Palau – day 5

We began our fifth day in Palau by exploring the islands in a new way: by air! After it, we did a roadtrip around Babeldaob, the largest island in the country. In Babeldaob, we discovered several traditional and modern monuments related to the Palauan culture and history.

When we began planning our trip to Palau, some of the pictures that impressed us the most were the sights of its many small islands from the air. Due to it, we decided that we had to go on a flying route over Palau, which we arranged as the first activity for the fifth day of our trip. There are two companies that offer such tours: Smile Air (by light airplane) and Palau Helicopters (by helicopter). Both follow similar routes, but the prices of Palau Helicopters are considerably more expensive. Therefore, we decided to go with Smile Air.

Our recommendation is to do route C, since it is the most complete (it takes approximately 1 hour) and allows you to enjoy the views of the entire archipelago from Koror to Peleliu, going above all of the Rock Islands. It comes at a price of $260 per person, plus a $10 supplement to have the side door open, which is highly recommended as it allows to take photos of much better quality (we were not charged for it). We also want to mention that the Smile Air team took care of booking a rental car for us, which they had ready for us to pick up after finishing the flight.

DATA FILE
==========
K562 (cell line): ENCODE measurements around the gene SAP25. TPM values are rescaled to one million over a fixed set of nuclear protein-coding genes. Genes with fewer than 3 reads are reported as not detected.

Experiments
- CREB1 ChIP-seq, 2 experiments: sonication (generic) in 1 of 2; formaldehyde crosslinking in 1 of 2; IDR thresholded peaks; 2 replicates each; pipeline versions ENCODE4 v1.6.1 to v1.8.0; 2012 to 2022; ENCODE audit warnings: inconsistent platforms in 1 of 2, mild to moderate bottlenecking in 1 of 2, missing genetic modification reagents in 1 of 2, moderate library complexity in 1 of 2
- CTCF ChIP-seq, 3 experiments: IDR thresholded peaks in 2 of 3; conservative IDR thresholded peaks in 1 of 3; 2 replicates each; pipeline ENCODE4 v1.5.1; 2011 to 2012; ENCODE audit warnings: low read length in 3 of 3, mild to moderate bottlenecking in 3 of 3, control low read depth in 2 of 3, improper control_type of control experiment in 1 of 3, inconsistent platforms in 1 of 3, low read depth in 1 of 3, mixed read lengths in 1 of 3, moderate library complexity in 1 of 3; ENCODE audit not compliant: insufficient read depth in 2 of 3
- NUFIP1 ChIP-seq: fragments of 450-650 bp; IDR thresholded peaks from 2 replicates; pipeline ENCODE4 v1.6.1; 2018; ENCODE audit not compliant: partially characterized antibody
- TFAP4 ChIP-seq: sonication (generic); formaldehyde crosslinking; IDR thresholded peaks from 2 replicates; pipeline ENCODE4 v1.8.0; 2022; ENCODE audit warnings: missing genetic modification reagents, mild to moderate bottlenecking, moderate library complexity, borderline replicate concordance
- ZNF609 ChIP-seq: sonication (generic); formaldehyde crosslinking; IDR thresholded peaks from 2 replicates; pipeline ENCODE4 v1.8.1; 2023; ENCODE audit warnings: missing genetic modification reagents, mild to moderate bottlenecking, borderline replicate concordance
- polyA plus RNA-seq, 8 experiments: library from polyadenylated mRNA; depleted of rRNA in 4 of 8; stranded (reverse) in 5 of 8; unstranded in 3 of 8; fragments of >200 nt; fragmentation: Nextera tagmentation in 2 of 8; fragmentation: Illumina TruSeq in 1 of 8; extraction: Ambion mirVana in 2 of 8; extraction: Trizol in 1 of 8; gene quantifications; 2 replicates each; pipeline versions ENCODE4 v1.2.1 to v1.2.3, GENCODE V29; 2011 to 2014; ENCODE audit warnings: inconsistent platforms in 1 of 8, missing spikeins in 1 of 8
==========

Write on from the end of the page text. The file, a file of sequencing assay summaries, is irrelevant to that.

After picking us up at our hotel and taking us to the airport, we met our pilot, native from Japan. After showing us the plane with which we were going to fly, a Cessna, we started our flight! It was our first time flying in a light airplane, and it was a lot of fun. As we will show you below, on the tour we were able to recognize all the places and diving spots that we had visited during the previous days.

Cessna airplane

From the first minute, we were amazed by the views. Thanks to the good weather, we were able to enjoy the islands, channels and reefs of Palau in all their greatness. We moved towards the South, flying first over the island of Ngeruktabel. There we could see the Milky Way, easily distinguishable by the characteristic turquoise color of its waters (in addition to the many tourist boats that were in it!).

Koror – Ngeruktabel area

We continued towards the island of Mecherchar, the last large island before Peleliu. Although we had already sailed multiple times between the Rock Islands in the previous days, seeing them airborne is something completely different and impressive. In Mecherchar we passed above Jellyfish Lake. Thanks to their migratory patterns, which cause them to move in coordination and concentrate in different areas of the lake throughout the day, it is possible to see them from the sky! If you enlarge the second-to-last of the photographs that we leave you in the next gallery, you will be able to see a brown area in the right region of the lake, caused by the accumulation of golden jellyfish.

Ngeruktabel – Mecherchar area

In the following video from the Mecherchar area you can also see the concentration of jellyfish in the lake.